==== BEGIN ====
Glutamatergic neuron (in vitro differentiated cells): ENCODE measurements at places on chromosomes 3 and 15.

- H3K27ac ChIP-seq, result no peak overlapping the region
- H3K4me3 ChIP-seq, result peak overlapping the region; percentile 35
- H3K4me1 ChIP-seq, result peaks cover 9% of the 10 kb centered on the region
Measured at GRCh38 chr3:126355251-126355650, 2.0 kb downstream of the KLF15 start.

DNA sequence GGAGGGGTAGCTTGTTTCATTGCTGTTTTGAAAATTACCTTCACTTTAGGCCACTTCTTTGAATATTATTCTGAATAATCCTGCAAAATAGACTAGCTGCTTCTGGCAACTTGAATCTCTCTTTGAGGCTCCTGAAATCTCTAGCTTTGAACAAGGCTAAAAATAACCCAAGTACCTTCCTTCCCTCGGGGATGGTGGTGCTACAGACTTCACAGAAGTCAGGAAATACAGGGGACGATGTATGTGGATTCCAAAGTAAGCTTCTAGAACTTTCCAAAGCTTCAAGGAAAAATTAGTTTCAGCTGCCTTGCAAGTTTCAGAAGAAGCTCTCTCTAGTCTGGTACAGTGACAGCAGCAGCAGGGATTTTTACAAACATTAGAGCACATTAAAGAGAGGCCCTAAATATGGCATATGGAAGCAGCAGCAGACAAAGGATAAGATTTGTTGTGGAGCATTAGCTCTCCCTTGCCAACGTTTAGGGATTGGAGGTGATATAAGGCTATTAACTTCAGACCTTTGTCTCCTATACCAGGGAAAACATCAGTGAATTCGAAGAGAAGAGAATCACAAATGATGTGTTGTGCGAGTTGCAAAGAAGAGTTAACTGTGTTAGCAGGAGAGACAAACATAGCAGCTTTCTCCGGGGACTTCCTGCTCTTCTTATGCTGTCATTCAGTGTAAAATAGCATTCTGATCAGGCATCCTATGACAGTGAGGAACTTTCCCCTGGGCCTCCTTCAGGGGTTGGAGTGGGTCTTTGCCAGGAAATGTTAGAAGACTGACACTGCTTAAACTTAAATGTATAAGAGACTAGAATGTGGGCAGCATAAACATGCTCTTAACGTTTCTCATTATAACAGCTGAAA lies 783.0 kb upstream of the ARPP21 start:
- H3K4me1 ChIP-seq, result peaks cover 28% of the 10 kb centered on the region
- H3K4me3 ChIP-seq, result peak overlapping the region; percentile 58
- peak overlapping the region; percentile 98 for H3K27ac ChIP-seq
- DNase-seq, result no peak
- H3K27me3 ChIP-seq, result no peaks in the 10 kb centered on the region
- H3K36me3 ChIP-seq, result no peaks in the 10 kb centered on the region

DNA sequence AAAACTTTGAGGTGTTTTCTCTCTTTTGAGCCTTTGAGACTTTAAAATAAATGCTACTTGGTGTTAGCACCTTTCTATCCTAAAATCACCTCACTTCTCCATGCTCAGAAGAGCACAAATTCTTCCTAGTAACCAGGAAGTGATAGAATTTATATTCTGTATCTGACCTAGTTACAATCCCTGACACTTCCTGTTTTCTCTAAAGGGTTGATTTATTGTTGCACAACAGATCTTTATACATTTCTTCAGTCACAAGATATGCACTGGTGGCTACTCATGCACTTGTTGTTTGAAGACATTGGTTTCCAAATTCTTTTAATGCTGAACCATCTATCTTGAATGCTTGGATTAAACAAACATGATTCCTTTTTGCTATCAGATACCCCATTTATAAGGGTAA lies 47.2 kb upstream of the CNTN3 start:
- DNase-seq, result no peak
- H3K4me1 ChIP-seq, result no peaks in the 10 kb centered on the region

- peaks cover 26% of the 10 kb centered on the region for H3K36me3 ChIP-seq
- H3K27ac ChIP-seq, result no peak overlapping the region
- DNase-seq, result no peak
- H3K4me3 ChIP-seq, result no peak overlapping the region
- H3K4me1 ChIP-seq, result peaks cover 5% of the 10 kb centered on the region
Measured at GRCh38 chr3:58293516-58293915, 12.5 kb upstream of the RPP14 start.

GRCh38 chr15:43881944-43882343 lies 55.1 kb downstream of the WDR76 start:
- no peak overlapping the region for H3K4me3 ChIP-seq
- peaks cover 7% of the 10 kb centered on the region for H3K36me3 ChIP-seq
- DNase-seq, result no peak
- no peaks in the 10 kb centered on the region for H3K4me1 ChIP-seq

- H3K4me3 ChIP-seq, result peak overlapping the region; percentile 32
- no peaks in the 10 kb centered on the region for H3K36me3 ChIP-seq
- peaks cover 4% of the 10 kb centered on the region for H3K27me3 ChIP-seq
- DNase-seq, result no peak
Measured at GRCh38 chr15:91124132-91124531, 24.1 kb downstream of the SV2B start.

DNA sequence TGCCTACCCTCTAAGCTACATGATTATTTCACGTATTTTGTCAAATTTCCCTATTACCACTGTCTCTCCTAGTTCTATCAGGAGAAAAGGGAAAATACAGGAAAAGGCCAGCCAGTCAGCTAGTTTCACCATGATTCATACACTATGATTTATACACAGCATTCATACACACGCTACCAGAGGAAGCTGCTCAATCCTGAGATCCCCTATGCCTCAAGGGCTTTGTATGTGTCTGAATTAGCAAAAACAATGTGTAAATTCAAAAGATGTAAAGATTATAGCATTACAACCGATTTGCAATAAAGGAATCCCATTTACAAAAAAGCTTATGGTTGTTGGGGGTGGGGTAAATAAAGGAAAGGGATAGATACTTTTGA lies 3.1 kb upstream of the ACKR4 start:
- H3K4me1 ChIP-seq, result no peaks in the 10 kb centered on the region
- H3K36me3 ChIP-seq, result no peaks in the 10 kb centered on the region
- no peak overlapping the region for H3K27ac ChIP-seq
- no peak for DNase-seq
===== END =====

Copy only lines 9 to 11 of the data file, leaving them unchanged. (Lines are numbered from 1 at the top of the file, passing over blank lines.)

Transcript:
- peak overlapping the region; percentile 98 for H3K27ac ChIP-seq
- DNase-seq, result no peak
- H3K27me3 ChIP-seq, result no peaks in the 10 kb centered on the region